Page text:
Varied voices from the ridge
The work of 35 writers makes up the latest edition of the literary journal Bamboo Ridge, which makes it difficult to come up with a neat and tidy description for the 300-plus pages of poetry and prose.
Journal of Hawaii Literature and Arts
(Bamboo Ridge Press, 2005, $15)
Reception: 7 p.m. Oct. 11
Featuring: Readings by 11 of the featured writers
Place: Campus Center Ballroom, University of Hawaii-Manoa
But you could identify as its heart the collection of essays called "War Child," based on the childhood experiences of seven women from Asia to London to Lithuania to Algeria.
"War Child" originally took the form of a reading at the 2004 Bamboo Ridge Writers Institute, sparked by the bombing of Iraq. Although so geographically distinct, the pieces share imagery of deprivation and of the helplessness of being caught up in adult hatreds.
"It was freezing cold; we had a stove but nothing to heat," Elizabeth Knoke Dieckvoss wrote of her war experience in Germany. "Before we went to bed, we had to go outside barefoot, into the freezing snow. It was so cold. But our bed felt warm to us afterward, and we fell asleep easily."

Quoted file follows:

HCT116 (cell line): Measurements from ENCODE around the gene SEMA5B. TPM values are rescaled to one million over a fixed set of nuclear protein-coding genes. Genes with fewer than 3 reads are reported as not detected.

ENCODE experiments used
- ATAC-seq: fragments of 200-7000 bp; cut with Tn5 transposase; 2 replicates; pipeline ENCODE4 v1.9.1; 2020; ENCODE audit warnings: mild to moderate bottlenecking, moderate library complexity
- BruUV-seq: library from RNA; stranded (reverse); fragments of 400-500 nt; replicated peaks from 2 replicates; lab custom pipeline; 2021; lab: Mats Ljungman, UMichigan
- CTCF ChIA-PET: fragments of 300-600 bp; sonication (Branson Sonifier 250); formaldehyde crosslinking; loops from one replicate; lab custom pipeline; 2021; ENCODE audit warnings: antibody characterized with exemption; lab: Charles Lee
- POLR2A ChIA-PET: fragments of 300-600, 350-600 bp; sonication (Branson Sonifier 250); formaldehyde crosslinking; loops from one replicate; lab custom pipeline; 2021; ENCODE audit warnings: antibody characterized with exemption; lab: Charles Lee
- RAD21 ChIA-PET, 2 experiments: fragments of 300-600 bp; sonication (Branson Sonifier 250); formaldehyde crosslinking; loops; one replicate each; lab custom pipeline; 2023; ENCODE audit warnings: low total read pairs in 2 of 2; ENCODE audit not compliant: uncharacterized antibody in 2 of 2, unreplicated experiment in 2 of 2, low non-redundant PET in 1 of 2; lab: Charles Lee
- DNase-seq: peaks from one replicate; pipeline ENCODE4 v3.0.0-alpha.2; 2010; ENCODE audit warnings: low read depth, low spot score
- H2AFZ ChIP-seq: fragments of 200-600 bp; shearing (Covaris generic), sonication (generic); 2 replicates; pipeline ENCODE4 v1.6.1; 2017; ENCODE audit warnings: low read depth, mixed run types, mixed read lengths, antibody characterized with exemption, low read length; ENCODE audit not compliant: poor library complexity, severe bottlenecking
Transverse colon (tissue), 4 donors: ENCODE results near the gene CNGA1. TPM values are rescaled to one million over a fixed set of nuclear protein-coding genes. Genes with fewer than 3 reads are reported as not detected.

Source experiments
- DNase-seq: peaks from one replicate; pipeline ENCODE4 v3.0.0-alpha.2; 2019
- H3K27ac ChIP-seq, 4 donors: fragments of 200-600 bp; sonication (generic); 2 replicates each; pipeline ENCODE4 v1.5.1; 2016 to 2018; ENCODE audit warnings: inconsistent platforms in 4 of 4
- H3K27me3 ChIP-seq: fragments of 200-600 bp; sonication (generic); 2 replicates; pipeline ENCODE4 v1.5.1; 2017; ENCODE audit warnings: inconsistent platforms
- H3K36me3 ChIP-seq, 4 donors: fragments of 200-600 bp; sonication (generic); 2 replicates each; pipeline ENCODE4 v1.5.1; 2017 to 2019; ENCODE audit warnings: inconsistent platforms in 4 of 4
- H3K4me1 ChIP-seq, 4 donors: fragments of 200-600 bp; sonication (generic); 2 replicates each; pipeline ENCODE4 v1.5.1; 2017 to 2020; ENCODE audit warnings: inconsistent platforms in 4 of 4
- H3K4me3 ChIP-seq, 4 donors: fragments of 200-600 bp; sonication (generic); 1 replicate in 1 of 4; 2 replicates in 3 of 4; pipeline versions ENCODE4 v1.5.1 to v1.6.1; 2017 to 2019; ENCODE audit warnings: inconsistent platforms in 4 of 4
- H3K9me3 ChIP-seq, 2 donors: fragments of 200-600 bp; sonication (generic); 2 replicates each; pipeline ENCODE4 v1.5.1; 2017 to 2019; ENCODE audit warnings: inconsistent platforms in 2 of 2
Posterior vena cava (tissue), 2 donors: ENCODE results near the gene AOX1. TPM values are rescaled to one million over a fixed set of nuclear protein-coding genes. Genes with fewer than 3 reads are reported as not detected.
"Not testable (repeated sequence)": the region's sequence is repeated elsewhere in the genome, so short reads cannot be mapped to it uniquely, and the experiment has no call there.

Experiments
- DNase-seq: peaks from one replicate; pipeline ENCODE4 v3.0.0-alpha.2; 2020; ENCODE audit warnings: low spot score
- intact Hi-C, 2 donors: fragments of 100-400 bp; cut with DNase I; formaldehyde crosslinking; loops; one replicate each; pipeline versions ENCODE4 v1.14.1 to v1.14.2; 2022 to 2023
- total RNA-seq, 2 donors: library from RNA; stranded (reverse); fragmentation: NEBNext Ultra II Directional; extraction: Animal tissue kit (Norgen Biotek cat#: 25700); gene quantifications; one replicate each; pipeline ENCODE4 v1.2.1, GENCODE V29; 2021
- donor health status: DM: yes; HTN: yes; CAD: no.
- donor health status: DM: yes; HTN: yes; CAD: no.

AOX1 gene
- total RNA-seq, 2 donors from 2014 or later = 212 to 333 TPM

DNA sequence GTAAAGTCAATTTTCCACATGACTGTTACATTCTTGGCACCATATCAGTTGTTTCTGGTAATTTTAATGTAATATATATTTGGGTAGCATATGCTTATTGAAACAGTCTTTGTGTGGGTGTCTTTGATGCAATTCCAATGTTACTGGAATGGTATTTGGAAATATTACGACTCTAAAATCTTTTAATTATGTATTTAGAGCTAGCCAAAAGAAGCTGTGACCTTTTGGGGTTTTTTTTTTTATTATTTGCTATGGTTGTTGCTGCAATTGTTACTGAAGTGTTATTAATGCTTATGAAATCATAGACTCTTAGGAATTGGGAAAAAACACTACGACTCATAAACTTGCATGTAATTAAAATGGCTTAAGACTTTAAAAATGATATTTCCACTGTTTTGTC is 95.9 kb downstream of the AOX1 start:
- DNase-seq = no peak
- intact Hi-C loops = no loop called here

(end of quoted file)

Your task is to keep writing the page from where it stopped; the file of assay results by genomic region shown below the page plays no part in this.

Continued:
Misuzu Fukeda wrote of the anger -- along with the illness -- that followed the bombing of her home of Hiroshima. "I expect to get sick again from the bomb. I carry death on my back every day."
Bamboo Ridge is not all darkness, though. The pieces run the gamut of emotion and experience. Perhaps it is well to close with a note of hope found in food, expressed by Michael Little in "Mango Lessons" (although he's not talking mangoes in this instance): "If ethnic differences ever threatened to destroy the cultural rainbow of the islands, a great leader could call the people together and have them identify the things they had in common. He could do worse than to begin with manapua."